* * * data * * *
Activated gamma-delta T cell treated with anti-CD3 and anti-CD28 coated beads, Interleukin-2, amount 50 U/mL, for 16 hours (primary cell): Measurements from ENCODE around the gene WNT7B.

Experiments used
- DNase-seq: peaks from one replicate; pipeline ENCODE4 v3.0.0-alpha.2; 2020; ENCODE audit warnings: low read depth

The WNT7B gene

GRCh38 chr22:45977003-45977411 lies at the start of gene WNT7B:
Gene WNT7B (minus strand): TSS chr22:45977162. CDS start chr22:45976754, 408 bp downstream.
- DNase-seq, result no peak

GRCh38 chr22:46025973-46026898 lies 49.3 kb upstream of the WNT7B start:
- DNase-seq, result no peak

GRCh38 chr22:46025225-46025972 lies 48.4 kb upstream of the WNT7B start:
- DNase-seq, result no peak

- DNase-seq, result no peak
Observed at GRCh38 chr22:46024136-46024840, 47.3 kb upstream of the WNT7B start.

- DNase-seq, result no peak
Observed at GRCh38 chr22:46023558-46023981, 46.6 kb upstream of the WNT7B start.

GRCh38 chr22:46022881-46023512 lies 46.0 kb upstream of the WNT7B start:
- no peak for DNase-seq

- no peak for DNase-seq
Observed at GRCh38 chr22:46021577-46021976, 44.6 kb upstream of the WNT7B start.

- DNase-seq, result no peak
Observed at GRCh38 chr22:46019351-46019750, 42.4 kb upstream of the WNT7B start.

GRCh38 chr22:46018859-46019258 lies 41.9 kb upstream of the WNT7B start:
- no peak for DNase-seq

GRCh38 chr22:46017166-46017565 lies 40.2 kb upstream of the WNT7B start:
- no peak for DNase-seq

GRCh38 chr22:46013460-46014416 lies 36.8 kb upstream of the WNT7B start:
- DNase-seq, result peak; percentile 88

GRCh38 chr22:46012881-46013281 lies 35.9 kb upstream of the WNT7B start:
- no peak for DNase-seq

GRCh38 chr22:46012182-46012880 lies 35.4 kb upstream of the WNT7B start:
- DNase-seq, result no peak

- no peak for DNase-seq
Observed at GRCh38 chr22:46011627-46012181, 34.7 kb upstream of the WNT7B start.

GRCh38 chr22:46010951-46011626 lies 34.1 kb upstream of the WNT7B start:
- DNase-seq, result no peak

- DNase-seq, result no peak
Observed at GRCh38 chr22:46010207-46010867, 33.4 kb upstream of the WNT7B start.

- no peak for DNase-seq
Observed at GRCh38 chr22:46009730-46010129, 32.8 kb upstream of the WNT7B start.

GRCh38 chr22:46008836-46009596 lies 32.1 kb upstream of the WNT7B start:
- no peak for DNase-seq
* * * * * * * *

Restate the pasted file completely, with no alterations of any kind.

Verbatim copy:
Activated gamma-delta T cell treated with anti-CD3 and anti-CD28 coated beads, Interleukin-2, amount 50 U/mL, for 16 hours (primary cell): Measurements from ENCODE around the gene WNT7B.

Experiments used
- DNase-seq: peaks from one replicate; pipeline ENCODE4 v3.0.0-alpha.2; 2020; ENCODE audit warnings: low read depth

The WNT7B gene

GRCh38 chr22:45977003-45977411 lies at the start of gene WNT7B:
Gene WNT7B (minus strand): TSS chr22:45977162. CDS start chr22:45976754, 408 bp downstream.
- DNase-seq, result no peak

GRCh38 chr22:46025973-46026898 lies 49.3 kb upstream of the WNT7B start:
- DNase-seq, result no peak

GRCh38 chr22:46025225-46025972 lies 48.4 kb upstream of the WNT7B start:
- DNase-seq, result no peak

- DNase-seq, result no peak
Observed at GRCh38 chr22:46024136-46024840, 47.3 kb upstream of the WNT7B start.

- DNase-seq, result no peak
Observed at GRCh38 chr22:46023558-46023981, 46.6 kb upstream of the WNT7B start.

GRCh38 chr22:46022881-46023512 lies 46.0 kb upstream of the WNT7B start:
- no peak for DNase-seq

- no peak for DNase-seq
Observed at GRCh38 chr22:46021577-46021976, 44.6 kb upstream of the WNT7B start.

- DNase-seq, result no peak
Observed at GRCh38 chr22:46019351-46019750, 42.4 kb upstream of the WNT7B start.

GRCh38 chr22:46018859-46019258 lies 41.9 kb upstream of the WNT7B start:
- no peak for DNase-seq

GRCh38 chr22:46017166-46017565 lies 40.2 kb upstream of the WNT7B start:
- no peak for DNase-seq

GRCh38 chr22:46013460-46014416 lies 36.8 kb upstream of the WNT7B start:
- DNase-seq, result peak; percentile 88

GRCh38 chr22:46012881-46013281 lies 35.9 kb upstream of the WNT7B start:
- no peak for DNase-seq

GRCh38 chr22:46012182-46012880 lies 35.4 kb upstream of the WNT7B start:
- DNase-seq, result no peak

- no peak for DNase-seq
Observed at GRCh38 chr22:46011627-46012181, 34.7 kb upstream of the WNT7B start.

GRCh38 chr22:46010951-46011626 lies 34.1 kb upstream of the WNT7B start:
- DNase-seq, result no peak

- DNase-seq, result no peak
Observed at GRCh38 chr22:46010207-46010867, 33.4 kb upstream of the WNT7B start.

- no peak for DNase-seq
Observed at GRCh38 chr22:46009730-46010129, 32.8 kb upstream of the WNT7B start.

GRCh38 chr22:46008836-46009596 lies 32.1 kb upstream of the WNT7B start:
- no peak for DNase-seq